Self-compassion as a practice is about letting go. Letting go of self-judgment and all of the ways we keep ourselves small, constricted and stuck. It’s about offering ourselves a gentle embrace and opening ourselves to new possibilities. It’s about using this expansive energy to step into curiosity and acknowledge the growth available in every moment.
Kristen Neff, Ph.D. is one of the world’s leading experts on the practice of self-compassion. She has identified three components of Self-Compassion, 1) Self-Kindness, 2) Common Humanity, 3) Mindfulness.
- The research shows that people who score high on tests of self-compassion have less depression and anxiety, and tend to be happier and more optimistic.
- Some research shows that high self-compassion also influences how much we eat and could potentially help people in their weight loss efforts.
- Showing compassion toward others can give a boost to your own self-compassion.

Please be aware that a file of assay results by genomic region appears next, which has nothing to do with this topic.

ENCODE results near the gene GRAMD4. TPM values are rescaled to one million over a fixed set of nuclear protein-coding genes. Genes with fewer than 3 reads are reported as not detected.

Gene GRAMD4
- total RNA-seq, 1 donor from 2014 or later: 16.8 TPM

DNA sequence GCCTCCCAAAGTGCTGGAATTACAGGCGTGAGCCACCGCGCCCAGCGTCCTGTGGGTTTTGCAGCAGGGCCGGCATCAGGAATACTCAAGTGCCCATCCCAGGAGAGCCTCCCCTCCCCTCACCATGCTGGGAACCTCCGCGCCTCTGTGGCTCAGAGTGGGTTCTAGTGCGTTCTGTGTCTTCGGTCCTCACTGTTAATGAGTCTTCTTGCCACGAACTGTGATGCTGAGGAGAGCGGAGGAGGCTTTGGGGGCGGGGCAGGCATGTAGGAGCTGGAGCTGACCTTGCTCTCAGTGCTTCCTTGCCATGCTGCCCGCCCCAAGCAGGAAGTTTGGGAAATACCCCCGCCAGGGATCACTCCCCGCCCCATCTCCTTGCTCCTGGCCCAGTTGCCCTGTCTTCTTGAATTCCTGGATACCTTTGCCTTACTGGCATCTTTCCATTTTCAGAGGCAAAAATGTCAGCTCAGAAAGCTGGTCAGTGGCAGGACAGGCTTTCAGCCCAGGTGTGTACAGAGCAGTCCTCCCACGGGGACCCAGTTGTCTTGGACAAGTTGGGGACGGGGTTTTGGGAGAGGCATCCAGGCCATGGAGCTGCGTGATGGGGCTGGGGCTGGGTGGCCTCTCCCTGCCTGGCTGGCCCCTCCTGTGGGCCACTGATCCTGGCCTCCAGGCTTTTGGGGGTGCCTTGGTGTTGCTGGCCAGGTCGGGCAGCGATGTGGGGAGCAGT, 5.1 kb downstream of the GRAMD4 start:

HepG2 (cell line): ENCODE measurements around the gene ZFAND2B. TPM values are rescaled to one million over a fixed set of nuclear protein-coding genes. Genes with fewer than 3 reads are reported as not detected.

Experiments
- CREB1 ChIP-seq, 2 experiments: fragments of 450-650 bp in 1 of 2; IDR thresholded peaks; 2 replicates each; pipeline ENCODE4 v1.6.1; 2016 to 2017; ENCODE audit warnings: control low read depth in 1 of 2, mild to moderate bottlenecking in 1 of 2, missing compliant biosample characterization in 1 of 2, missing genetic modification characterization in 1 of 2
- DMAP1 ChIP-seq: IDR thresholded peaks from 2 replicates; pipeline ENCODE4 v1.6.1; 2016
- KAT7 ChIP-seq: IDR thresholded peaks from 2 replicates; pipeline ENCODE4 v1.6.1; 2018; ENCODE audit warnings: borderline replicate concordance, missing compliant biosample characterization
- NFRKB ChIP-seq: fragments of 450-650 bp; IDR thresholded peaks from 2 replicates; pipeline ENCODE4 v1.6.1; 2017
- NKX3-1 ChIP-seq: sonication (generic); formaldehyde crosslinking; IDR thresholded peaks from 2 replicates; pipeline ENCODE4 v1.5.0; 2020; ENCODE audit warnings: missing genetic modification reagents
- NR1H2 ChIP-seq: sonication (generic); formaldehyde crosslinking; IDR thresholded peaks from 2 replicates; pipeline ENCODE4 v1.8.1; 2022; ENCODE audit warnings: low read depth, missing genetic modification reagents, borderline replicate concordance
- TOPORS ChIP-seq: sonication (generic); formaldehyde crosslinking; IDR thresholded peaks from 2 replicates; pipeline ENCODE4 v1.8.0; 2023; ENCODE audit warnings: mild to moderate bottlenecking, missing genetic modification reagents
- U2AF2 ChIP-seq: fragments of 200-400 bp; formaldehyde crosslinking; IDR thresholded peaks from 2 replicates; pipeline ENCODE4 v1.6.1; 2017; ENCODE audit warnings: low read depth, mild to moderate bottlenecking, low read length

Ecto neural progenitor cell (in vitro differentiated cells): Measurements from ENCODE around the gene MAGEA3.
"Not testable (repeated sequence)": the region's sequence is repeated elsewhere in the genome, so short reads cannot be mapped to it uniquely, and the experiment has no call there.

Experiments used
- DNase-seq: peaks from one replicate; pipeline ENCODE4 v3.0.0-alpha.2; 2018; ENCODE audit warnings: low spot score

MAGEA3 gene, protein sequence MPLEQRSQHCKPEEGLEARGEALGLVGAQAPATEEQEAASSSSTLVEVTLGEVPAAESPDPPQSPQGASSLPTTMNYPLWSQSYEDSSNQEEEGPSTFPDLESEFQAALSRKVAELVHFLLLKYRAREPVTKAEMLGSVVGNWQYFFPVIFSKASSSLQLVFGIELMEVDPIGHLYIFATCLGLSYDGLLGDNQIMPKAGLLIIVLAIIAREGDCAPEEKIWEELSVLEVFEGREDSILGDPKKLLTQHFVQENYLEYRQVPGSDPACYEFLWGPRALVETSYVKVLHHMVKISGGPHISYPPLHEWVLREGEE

- Research shows that self-compassion leads to taking more, not less responsibility for our actions.
- Self-compassion helps us to take responsibility for our actions and makes us less likely to blame others for our mistakes or upsets.
- People who practice self-compassion are more likely to experience guilt rather than shame for their mistakes and therefore take action to do better the next time around.
- People who practice self-compassion are more likely to have a growth mindset and believe they can learn from their mistakes or failures.
How To Start Practicing
Kristen Neff, Ph.D. suggests eight exercises for practicing self-compassion. To learn more follow the links below.